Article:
We’ve all been there. Your first flight is late, and that connection time seems shorter and shorter. And you hope against hope that maybe the second flight is also delayed, or that the airline will be merciful and hold the plane. But will they?

Sometimes, it works. Sometimes the connection is at a nearby gate, sometimes you race through the terminal to make the plane with seconds to spare, and sometimes the second flight is so delayed you have time for a full meal and shopping in the airport before you board.

Of course, sometimes it’s not such a happy outcome. It’s bad enough when your original flight is long gone, but the absolutely most maddening result is arriving to see the plane sitting there, but the door shut. And the flight marked “closed.”

Unfortunately, in my experience too, “closed” means “closed.” And begging usually doesn’t help. Nor, according to my clients, does crying and/or screaming.

Yesterday in Denver, while waiting for a gate-checked carryon from a late United Express commuter flight, I noticed a lot of people trying that crying and screaming option. Many, but not all flights had been delayed, and it appeared somewhat random as to who had gotten lucky and who was stuck.

One man had missed the 10-minute cutoff by two minutes, but it might has well have been 10 hours.

Later, a client told me that her delayed flight had pulled into a Denver gate with exactly 11 minutes to spare. They raced off the place to a nearby gate but were told they had missed the cutoff by three minutes. They had to wait four hours for the next available flight to San Francisco. And both she and her husband are elite level frequent fliers.

I have heard stories like this from clients and friends with various airlines, not just United. Every once in a while, however, I do hear of airlines holding a plane for some amount of time. Especially when it’s the last flight of the day.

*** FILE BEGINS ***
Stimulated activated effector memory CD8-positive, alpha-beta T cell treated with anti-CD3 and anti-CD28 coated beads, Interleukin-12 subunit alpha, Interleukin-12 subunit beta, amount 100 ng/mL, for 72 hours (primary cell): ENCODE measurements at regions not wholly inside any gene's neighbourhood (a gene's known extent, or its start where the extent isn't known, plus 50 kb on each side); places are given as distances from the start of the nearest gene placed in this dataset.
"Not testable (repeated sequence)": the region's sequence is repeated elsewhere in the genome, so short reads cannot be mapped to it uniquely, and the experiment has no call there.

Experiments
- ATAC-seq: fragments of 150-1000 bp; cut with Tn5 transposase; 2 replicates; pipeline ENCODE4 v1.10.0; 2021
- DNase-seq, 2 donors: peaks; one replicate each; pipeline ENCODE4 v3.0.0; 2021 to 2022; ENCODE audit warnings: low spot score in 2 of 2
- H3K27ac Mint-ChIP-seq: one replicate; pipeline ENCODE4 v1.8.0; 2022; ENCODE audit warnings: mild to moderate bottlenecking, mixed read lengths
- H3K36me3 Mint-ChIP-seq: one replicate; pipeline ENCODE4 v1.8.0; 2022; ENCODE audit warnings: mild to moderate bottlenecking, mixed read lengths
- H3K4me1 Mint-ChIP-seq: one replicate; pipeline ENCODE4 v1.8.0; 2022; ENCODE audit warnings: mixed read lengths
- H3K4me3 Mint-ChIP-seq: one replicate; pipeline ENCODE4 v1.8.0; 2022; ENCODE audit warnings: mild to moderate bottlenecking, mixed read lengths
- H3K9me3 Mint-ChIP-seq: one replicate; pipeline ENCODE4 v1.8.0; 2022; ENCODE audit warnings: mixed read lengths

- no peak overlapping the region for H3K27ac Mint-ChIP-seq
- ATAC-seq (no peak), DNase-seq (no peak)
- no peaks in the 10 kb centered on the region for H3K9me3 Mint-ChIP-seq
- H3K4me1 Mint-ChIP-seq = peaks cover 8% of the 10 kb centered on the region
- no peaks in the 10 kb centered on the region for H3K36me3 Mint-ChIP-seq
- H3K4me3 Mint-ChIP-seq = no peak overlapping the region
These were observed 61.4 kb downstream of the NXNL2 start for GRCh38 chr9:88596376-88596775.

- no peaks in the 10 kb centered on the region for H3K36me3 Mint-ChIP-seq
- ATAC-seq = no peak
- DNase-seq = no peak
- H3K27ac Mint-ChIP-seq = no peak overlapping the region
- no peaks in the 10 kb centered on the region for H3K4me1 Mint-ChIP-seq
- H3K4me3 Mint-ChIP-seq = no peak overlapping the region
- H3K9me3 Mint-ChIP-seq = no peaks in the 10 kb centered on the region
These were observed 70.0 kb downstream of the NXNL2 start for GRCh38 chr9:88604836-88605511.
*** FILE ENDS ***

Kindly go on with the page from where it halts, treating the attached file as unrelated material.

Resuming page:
This holding the last flight out isn’t a given, however, as many veterans of “distressed passenger rates” at often dumpy airport hotels can attest.

International connections and first and business class passengers also seem to have priority for holding flights, but again, this is also not a given.

On a recent Air Canada flight from Vancouver to San Francisco, the captain announced we were waiting for some delayed international passengers, all, as it turned out, in coach. The plane departed 25 minutes late, and was able to make up about half of that.

I am sure, well, I hope anyway, that there is some method to the madness. On the flip side, holding a flight for a connection may in turn mean passengers on the second flight are late for THEIR connections.

So what’s the solution? My personal suggestion would be some short period, perhaps 10 minutes, where an airline would hold a flight. Or at least be willing to open the closed door. As opposed to passengers who have just arrived at the airport late, it’s not as if connecting passengers haven’t checked in – the airline KNOWS where they are.

I do realize this could open up a whole new can of worms. Because then people who were 11 minutes late would complain, and such a system would only work for online connections. It’s unreasonable to expect say, American Airlines to hold a flight for Delta passengers. And probably unrealistic for code-share partners to have enough information.

In addition, anticipating unhappy comments from airline employees, yes, I know, a potential 10 minute delay could result in an airline losing their takeoff slot. But planes are delayed all the time for non-safety reasons such as baggage and catering.

What do you think, Tripso readers? Do you like the system as is? Do you think more planes should be held? Or less? Would love to see your ideas in the comments.